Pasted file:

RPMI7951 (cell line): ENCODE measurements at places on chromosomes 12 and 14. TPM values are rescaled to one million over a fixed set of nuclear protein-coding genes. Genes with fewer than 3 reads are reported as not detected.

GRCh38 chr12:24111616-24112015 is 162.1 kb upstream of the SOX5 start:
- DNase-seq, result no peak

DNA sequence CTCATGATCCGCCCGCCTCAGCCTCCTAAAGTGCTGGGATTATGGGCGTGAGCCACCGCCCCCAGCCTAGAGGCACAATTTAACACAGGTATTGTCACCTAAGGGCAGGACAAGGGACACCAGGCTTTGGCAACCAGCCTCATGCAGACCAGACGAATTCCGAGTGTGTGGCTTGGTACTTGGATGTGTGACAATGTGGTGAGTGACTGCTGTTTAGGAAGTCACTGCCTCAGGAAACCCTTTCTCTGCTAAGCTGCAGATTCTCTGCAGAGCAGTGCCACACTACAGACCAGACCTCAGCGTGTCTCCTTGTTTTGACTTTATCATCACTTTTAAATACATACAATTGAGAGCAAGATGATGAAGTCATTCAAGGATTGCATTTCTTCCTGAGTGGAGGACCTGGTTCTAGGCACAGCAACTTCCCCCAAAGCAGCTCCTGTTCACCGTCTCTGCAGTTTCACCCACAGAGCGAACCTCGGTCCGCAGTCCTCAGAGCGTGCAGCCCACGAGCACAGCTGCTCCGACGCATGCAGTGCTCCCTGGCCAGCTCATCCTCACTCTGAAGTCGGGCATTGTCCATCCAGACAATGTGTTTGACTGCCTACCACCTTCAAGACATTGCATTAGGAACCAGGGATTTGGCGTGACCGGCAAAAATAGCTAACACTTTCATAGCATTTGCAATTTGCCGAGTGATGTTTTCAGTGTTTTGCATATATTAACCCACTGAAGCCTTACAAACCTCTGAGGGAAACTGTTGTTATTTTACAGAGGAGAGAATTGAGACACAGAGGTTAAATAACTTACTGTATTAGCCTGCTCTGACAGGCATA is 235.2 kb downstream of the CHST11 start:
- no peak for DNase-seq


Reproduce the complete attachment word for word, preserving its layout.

RPMI7951 (cell line): ENCODE measurements at places on chromosomes 12 and 14. TPM values are rescaled to one million over a fixed set of nuclear protein-coding genes. Genes with fewer than 3 reads are reported as not detected.

GRCh38 chr12:24111616-24112015 is 162.1 kb upstream of the SOX5 start:
- DNase-seq, result no peak

DNA sequence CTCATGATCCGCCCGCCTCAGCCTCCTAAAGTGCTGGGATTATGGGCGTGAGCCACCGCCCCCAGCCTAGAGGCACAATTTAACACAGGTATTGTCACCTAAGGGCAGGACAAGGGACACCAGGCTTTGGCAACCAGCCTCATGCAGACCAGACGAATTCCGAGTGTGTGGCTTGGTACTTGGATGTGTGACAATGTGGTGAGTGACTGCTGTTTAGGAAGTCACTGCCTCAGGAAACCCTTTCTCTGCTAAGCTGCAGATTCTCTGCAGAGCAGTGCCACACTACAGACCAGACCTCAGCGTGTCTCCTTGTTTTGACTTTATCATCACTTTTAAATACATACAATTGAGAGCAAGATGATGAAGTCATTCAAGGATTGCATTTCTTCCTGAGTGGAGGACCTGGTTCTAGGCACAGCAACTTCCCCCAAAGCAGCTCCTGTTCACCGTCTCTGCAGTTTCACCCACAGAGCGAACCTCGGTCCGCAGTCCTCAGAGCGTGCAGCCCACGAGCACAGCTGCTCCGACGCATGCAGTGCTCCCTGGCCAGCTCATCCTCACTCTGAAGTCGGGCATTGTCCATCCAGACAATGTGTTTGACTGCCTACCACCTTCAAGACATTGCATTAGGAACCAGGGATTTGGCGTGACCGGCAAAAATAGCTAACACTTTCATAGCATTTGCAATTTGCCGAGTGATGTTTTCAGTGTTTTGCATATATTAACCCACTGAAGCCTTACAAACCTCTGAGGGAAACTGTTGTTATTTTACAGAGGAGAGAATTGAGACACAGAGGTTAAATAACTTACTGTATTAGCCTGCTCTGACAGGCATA is 235.2 kb downstream of the CHST11 start:
- no peak for DNase-seq